We had another conversation about optimizations you could make, about an ending piece of the video. If someone looks left or right quickly, it's difficult to then have to switch out to those and maybe even stream the middle of it at a higher quality and then kind of radiate out in lower qualities.
But I think, realistically, we've got to be talking about 4K video to get a good 3D experience. Is that going to be a blocker coming up?
Reinhard: Definitely. As you mentioned,
you have to go at least for a 4K video frame to have an accepted quality and something which is comparable to what people are used to today.
That's hard to deliver, especially if your connection is not good enough.
The first major step was to combine DVR and the 360 degree video topic with adaptive streaming, which at least provides you with a smooth video consumption, also for low-bandwidth channels.
But as you mentioned, there are a lot of things which have to be addressed in the context of efficiency. We are streaming the entire frame and just making use of the very small viewport, which I would consider as a huge loss of bandwidth.
There are topics coming up in the future we want to address, and I think by mid to late 2016 we will see a lot of this going on in the context of efficiency in the VR entry of 360 degree space.
Matt: We touched on light-field cameras earlier, and I think we even talked a little bit about during the Q&A session of the meetup, but especially for somebody that only vaguely even knows what a light field is.
Steve: The math is amazing.
Matt: How does that play into what we're talking about right now? Is that only for CG-generated content?
Steve: It might even be worth taking a step back. I know when I first started learning about this side of the space, the difference between 360 video and VR was not very clear. I don't know, would you be interested in talking to the differences?
Reinhard: There is a difference, but nobody is mentioning that. There was VR, and everyone is good on that, but actually the 360-degree video is something which exists in real life.
That's the difference to VR. VR is a virtual space which is totally designed by the computer, for instance, and the 360 degree video is an actual recording of the real life.
Steve: One of the ways I think about it is, with 360 video, it's the big panorama, the 360 panorama. And say I'm watching the movie, and I look down by bending my neck. I'm looking at the horizon, and I bend my neck down to look down. When I look down, I'm still looking at the horizon, because the entire video is actually moving with me there.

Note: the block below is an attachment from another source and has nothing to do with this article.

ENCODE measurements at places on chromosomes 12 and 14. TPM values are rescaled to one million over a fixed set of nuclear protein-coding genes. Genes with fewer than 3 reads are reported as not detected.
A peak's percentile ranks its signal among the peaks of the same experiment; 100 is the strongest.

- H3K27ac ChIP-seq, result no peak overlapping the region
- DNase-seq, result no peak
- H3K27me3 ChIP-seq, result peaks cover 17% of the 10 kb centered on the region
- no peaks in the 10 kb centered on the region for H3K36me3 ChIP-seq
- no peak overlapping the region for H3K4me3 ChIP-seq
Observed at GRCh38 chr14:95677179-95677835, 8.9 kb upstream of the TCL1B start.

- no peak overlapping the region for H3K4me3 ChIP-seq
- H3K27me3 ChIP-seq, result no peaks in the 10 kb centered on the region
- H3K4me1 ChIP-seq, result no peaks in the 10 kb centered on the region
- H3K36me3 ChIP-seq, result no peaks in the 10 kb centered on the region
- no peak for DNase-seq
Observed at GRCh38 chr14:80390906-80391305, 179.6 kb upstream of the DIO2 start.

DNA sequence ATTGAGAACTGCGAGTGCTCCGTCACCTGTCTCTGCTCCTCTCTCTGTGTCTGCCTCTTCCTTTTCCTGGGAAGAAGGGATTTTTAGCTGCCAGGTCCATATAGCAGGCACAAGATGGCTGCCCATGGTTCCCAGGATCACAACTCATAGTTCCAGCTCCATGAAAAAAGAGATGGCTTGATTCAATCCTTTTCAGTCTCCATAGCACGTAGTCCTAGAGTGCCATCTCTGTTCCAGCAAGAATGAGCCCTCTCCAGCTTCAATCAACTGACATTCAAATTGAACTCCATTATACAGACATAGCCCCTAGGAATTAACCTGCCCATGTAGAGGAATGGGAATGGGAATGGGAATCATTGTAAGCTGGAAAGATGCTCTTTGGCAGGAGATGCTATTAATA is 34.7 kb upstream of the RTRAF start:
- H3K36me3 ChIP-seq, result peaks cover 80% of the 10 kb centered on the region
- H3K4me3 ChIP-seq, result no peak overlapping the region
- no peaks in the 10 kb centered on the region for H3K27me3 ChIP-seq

So that's not right, and with VR it's actually where, if I move my head side to side, up and down, it's more as if I'm actually in the space itself. And you can experience that.
Reinhard: That's right, and it's a whole different experience, I would say. It feels more like you're really in there.
Steve: I guess I'm probably wrong about looking down on a 360 video.
Matt: You would still look down. If you tilted your head to the right, you're still in a fixed point.
Phil: The head is kind of fixed and it wobbles around on its own axis. You're not going to look differently on an object, you can't look behind an object or look to the side of an object.
Reinhard: You only have the viewport of the camera which was recording the scene. You can't change your position in the video, you can only move around your head. But the position will stay fixed.
Matt: Somebody explained to me just a little bit about how, say you had a recording, you spent the metric crap ton of money you would need for 360 Lytro recording, you get a little bit of perspective shift. How exactly does that work?
Reinhard: You might have to ask Lytro for that.
Phil: We really should have invited Lytro along for this thing.
Steve: I think the camera they were talking about at NAB, it's like a one meter, by one meter sphere, and it's meant for actual VR recording. So when we're talking about 360 video, like you were saying, your head is in one place and you can't actually move with in space.
But their camera takes in all of the light-field information and within that one meter by one meter space, so you at least have that amount of room that you can move around, I didn't try it out myself, but I can imagine that there is a big difference there between 360 video and actually being able to feel like you're really there in the space. That would be really interesting to try out.
Phil: I think what Lytro are going at right now is allowing decisions later in the production chain. Lytro is objective as far as what they talked about at NAB, to make decisions later in the production chain for the editor to say, "Actually I didn't really want the camera there. I wanted it six inches to the left or six inches to the right. And I would've got it better angle on what I saw."
I think they very much focus in that area right now, rather than being in a space where you can replicate being in a VR or 360 headset. I think that's way down the chain, way, way down the chain. Like I said,
with MPEG and others talking about compression standards for stuff, it's going to be a long time before we can realistically see a place where you can stream that information and be able to move your head.
Matt: Everything I heard about in terms of bandwidth, delivery, three gigs of frame or something crazy like that for some of the Lytro content, call me crazy, but I don't know if that's necessarily tenable.
Phil: "Storage is getting cheaper," that's what we always say.
Matt: Considering I can't get Google Hangout to work properly for 30 minutes at a time on a 100 mg connection, I'm skeptical.
Phil: That's all that rubbish VP9 encoding.
Matt: But I am curious, this has kind of been a constant thing, and we touched on this really briefly before. But being able to efficiently deliver this stuff, and you talked about wasted viewport, since you're only using this tiny, tiny section of the video that you're actually looking at in any given time.